Efforts to influence a partner’s screening decisions consisted of direct, intentional maneuvers such as leading by example, providing information, encouraging one’s spouse, and using the relationship as a direct motivating influence. These direct strategies have been also described in previous studies of spouse influence for other health behaviors [16, 23]. Modeling and offering encouragement are considered communal, accommodative strategies which emphasize the interdependent nature of health care decisions.
Couples’ indirect strategies and effects, which largely focused on relationship roles and norms regarding the commitment to maintain one’s health and being supportive to one another in all areas pertaining to health, underscore the possible interdependent nature of couples’ views about screening and the fact that some couples may view their health outcomes as mutually influenced. The indirect influences identified differ from specific “tactics” employed intentionally that have been measured in previous studies (e.g., dropping hints)  and suggest that interpersonal influences may be unintentional and involve relationship norms and expectations. That is, relationship expectations may be a realm of interpersonal influence that are less easily captured by paper and pencil measure focusing on intentional tactics.
Many of the themes illustrate that couples view CRCS as meaningful for the health of the relationship and support the construct of transformation of motivation where motivation is considered in relationship terms and screening is viewed as a part of the commitment to the relationship [24, 25, 26, 27]. Underlying relationship norms and expectations may form the basis for screening decisions.
Much of the previous literature has attempted to characterize efforts as positive or negative in their effects [23, 28–30]. Our interview questions specifically asked about pressure or other negative strategies such as nagging. Although couples agreed that coercion was a negative form of influence, the majority of couples did not state they engaged in or experienced these coercive methods. One potential explanation is that couples were interviewed together. It is possible that partners were not comfortable sharing negative strategies publically. Future studies should include individual interviews to reduce the likelihood of this possible influence. A second possible explanation is the fact that we included couples who were either both screened or both not screened. Coercive methods may be more prevalent when one partner has had CRCS and desires the other partner to do the same.
When considering the components of the Interdependence Model - interdependence, transformation of motivation, and correspondence of outcomes-the present study provides support for a role for each in CRCS decisions. Partners emphasized the influence of spouses on screening motivation, cited reasons related to the relationship for having CRCS, and viewed the outcomes of screening on a relationship level. However, it should be noted that not all felt the relationship played an important, positive role in screening. Several couples reported having influenced each other when deciding not to be screened.
It is interesting that there were no clear differences with regard to how influence strategies were reported by adherent and non-adherent couples. Prior research would suggest that negative strategies would be more prevalent among couples who are less adherent to health behavior changes (e.g., 14). It is possible that the interview approach elucidated influence strategies but was not an effective way to understand the role of strategies in adherence.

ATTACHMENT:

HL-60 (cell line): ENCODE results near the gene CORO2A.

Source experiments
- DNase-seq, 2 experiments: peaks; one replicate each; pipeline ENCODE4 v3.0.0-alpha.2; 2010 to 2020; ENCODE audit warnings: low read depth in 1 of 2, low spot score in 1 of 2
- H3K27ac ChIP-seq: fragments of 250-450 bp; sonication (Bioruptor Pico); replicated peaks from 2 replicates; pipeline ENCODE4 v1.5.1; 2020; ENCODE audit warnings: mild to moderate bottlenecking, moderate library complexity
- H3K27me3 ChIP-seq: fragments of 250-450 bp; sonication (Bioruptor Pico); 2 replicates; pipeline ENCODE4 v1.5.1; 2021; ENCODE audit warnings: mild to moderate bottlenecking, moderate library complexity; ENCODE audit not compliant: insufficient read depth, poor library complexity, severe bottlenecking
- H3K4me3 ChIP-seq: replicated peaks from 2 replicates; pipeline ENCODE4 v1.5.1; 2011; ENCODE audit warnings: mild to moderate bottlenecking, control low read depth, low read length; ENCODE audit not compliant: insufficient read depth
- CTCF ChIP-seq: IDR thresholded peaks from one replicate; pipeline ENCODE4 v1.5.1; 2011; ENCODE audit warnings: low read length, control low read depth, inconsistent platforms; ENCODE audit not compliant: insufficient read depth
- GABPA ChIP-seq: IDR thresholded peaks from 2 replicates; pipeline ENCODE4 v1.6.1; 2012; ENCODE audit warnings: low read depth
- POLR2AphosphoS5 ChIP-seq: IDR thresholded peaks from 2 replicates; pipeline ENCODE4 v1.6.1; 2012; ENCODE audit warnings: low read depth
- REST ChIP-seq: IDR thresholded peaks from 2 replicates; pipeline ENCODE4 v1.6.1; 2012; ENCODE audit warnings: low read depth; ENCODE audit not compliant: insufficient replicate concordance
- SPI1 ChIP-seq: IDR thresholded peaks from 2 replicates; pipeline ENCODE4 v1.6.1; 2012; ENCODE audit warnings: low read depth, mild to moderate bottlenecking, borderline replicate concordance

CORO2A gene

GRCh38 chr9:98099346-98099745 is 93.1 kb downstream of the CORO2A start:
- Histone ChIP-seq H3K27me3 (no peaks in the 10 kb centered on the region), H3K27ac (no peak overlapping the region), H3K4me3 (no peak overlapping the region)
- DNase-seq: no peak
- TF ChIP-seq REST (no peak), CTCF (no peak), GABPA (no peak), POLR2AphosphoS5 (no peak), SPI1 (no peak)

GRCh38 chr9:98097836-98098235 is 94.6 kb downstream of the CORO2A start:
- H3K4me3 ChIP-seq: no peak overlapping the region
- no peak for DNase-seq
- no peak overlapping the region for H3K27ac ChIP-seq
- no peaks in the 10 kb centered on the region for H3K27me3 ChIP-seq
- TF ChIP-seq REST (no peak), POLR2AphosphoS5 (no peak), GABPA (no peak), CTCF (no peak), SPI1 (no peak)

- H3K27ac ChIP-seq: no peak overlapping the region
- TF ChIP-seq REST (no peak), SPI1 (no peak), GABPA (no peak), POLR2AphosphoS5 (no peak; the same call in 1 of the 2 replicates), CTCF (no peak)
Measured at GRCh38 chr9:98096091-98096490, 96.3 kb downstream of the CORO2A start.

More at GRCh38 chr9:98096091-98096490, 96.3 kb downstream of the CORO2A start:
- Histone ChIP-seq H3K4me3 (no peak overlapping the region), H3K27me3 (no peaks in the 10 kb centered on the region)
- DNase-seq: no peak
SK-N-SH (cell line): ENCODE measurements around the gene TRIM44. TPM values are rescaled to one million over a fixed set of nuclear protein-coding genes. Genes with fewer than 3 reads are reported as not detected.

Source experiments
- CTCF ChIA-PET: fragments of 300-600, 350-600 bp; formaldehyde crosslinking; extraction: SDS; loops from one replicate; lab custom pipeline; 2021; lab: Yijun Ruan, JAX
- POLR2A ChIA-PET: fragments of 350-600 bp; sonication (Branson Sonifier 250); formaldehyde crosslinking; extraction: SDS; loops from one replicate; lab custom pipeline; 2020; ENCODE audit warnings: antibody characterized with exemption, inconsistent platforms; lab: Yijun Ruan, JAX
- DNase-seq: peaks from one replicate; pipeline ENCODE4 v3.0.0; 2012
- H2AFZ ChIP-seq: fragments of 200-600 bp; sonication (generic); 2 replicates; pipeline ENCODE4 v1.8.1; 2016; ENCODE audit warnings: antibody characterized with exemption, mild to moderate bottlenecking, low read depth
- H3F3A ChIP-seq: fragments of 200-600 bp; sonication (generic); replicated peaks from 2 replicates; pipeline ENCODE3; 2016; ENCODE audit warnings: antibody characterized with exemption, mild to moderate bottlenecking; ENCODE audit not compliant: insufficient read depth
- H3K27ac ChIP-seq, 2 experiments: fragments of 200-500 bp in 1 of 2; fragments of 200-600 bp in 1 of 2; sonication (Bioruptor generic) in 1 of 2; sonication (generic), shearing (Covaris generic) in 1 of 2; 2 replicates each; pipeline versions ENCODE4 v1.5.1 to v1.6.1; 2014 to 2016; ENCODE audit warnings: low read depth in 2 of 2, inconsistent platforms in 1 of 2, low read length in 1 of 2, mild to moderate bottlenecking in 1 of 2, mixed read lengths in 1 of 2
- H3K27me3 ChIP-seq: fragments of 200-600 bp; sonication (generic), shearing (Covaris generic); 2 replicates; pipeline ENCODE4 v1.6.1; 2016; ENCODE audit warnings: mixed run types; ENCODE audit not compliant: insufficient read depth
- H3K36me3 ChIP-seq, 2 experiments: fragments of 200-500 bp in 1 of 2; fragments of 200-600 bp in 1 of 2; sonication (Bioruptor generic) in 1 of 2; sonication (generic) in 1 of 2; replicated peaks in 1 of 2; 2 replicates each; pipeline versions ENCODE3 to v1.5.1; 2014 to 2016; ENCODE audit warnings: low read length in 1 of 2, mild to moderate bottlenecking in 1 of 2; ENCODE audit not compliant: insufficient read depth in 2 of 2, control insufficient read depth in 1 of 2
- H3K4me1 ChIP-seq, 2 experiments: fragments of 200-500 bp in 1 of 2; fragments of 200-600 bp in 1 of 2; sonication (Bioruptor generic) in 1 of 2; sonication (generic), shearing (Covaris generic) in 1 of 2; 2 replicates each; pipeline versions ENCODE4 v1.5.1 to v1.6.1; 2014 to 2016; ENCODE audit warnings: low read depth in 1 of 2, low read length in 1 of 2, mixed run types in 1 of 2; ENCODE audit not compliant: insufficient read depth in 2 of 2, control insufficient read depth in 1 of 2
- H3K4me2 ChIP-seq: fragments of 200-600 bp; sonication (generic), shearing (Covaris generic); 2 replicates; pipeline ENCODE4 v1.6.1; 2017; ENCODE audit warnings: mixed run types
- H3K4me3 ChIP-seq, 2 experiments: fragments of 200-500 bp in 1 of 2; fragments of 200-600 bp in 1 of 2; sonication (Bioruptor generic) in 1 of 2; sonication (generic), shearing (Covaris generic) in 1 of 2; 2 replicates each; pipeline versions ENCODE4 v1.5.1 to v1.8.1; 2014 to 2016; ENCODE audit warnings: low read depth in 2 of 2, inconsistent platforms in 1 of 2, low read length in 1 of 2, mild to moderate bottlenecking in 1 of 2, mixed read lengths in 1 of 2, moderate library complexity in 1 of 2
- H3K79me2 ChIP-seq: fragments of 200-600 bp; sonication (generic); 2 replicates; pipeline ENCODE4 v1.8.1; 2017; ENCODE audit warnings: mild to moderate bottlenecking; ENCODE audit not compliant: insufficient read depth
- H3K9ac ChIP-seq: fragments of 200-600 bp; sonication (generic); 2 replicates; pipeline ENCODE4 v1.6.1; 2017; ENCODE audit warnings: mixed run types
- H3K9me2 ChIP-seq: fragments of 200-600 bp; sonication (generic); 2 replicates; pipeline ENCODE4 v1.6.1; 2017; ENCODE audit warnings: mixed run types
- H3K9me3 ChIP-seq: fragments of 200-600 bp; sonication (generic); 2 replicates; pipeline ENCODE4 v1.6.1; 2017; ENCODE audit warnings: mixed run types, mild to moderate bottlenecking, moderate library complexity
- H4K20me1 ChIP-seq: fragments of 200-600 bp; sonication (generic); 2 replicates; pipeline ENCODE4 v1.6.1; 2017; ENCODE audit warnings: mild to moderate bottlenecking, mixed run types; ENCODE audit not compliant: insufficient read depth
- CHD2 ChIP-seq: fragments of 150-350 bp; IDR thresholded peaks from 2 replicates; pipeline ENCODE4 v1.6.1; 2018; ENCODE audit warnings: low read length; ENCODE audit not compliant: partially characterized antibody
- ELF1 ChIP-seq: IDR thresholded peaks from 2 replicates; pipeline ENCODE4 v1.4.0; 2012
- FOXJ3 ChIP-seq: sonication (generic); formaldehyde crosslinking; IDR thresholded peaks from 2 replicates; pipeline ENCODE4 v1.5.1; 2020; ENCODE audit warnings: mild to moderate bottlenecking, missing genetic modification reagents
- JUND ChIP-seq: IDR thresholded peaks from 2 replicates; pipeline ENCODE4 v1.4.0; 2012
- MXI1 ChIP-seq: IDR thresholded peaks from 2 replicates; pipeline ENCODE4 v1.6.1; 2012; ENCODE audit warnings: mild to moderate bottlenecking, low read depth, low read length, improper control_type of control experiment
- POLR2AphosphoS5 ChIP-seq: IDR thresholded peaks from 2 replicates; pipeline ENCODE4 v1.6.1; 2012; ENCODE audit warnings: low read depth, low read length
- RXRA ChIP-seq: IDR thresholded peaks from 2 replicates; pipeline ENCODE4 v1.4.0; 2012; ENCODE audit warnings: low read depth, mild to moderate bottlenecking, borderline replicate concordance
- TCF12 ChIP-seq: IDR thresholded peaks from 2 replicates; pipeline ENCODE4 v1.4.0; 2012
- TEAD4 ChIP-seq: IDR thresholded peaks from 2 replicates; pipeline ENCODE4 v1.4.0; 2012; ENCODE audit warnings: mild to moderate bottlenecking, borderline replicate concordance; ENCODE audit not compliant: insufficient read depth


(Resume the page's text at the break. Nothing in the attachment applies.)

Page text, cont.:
The present study has limitations. First, adherent couples discussed CRCS decisions after they had CRCS and it is possible a retrospective description inaccurately reflected what occurred prior to the tests. Second, the sample did not include couples where one partner had CRCS and the other did not. Inclusion of discordant couples may have illustrated different influence strategies (e.g., more pressure). Third, our interview approach had limitations. We did not ask specifically about individual attitudes or other social influences on CRCS. Thus, we were less able to identify the comparative role of other influences. Interview questions were guided by the Interdependence Model which may have constrained the findings and biased them towards joint effects. The interview was structured, which may have limited the discussion between partners during data collection and our findings. Adopting a less structured, more phenomenological approach may have provided a broader account of dyadic influences. Fourth, we did not assess relationship length or quality which may have influenced both couples’ level of communication, their ability to be influenced by their partner and their ability to transform motivation to a dyadic level . Fifth, the acceptance rate was low and it is possible that those couples who participated differed. For example, participating couples may have been more communicative about health or health care decisions. Sixth, the sample was comprised of Caucasian, heterosexual couples, and it is not known to what degree this influenced the findings. Finally, information was not collected on study refusers.
Our findings suggest that partners influence each other’s decisions to have CRCS by encouraging one another, setting an example for one another by having CRCS themselves first, creating shared expectations for maintaining their health, and by offering assurance that they would be able to assist their partner in having CRCS. Couples who did not have CRCS may have conveyed shared beliefs that CRCS was not important and influenced one another to not have CRCS.
If we are able to better understand the role of partner influence, it may be possible to harness the positive influence partners may have upon one another as well as mitigate detrimental influence by developing behavioral interventions to improve CRCS that include partners.
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Sharon Manne, Fox Chase Cancer Center, UMDNJ-Robert Woods Johnson Medical School, The Cancer Institute of New Jersey.
Rebecca S. Etz, UMDNJ- Robert Wood Johnson Medical School.
Shawna V. Hudson, UMDNJ- Robert Wood Johnson Medical School, The Cancer Institute of New Jersey.
Amanda Medina-Forrester, UMDNJ- Robert Wood Johnson Medical School, The Cancer Institute of New Jersey.
Joseph A. Boscarino, Geisinger Health Systems.
Deborah J. Bowen, Boston University.
David S. Weinberg, Fox Chase Cancer Center.